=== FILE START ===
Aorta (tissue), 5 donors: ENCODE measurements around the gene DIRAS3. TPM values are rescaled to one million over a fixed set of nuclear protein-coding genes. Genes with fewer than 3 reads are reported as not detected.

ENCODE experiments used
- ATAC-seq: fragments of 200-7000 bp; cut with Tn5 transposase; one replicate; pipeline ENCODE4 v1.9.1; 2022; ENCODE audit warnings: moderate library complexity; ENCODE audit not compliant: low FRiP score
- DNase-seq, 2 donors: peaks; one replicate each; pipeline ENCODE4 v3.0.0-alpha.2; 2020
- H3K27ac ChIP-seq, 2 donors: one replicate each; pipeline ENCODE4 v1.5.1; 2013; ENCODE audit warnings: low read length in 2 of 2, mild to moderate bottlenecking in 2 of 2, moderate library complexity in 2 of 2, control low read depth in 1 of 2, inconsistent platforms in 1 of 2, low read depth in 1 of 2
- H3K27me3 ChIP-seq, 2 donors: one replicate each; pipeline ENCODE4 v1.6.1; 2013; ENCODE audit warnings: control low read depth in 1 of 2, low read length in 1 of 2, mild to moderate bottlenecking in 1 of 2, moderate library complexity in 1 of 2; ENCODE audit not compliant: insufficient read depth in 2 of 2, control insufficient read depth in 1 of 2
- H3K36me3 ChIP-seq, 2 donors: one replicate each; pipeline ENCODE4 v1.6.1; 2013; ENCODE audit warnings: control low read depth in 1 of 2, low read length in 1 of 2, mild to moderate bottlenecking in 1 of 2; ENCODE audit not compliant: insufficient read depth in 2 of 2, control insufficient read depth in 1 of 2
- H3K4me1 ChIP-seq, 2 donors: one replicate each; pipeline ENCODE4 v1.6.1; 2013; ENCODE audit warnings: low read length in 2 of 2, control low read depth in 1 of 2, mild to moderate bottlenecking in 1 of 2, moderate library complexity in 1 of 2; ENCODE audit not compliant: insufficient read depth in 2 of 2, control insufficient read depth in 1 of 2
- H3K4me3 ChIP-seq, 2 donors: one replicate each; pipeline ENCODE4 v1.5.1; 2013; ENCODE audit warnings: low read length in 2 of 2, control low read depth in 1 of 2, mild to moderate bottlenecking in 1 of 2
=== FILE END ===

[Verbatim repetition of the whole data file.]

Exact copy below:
Aorta (tissue), 5 donors: ENCODE measurements around the gene DIRAS3. TPM values are rescaled to one million over a fixed set of nuclear protein-coding genes. Genes with fewer than 3 reads are reported as not detected.

ENCODE experiments used
- ATAC-seq: fragments of 200-7000 bp; cut with Tn5 transposase; one replicate; pipeline ENCODE4 v1.9.1; 2022; ENCODE audit warnings: moderate library complexity; ENCODE audit not compliant: low FRiP score
- DNase-seq, 2 donors: peaks; one replicate each; pipeline ENCODE4 v3.0.0-alpha.2; 2020
- H3K27ac ChIP-seq, 2 donors: one replicate each; pipeline ENCODE4 v1.5.1; 2013; ENCODE audit warnings: low read length in 2 of 2, mild to moderate bottlenecking in 2 of 2, moderate library complexity in 2 of 2, control low read depth in 1 of 2, inconsistent platforms in 1 of 2, low read depth in 1 of 2
- H3K27me3 ChIP-seq, 2 donors: one replicate each; pipeline ENCODE4 v1.6.1; 2013; ENCODE audit warnings: control low read depth in 1 of 2, low read length in 1 of 2, mild to moderate bottlenecking in 1 of 2, moderate library complexity in 1 of 2; ENCODE audit not compliant: insufficient read depth in 2 of 2, control insufficient read depth in 1 of 2
- H3K36me3 ChIP-seq, 2 donors: one replicate each; pipeline ENCODE4 v1.6.1; 2013; ENCODE audit warnings: control low read depth in 1 of 2, low read length in 1 of 2, mild to moderate bottlenecking in 1 of 2; ENCODE audit not compliant: insufficient read depth in 2 of 2, control insufficient read depth in 1 of 2
- H3K4me1 ChIP-seq, 2 donors: one replicate each; pipeline ENCODE4 v1.6.1; 2013; ENCODE audit warnings: low read length in 2 of 2, control low read depth in 1 of 2, mild to moderate bottlenecking in 1 of 2, moderate library complexity in 1 of 2; ENCODE audit not compliant: insufficient read depth in 2 of 2, control insufficient read depth in 1 of 2
- H3K4me3 ChIP-seq, 2 donors: one replicate each; pipeline ENCODE4 v1.5.1; 2013; ENCODE audit warnings: low read length in 2 of 2, control low read depth in 1 of 2, mild to moderate bottlenecking in 1 of 2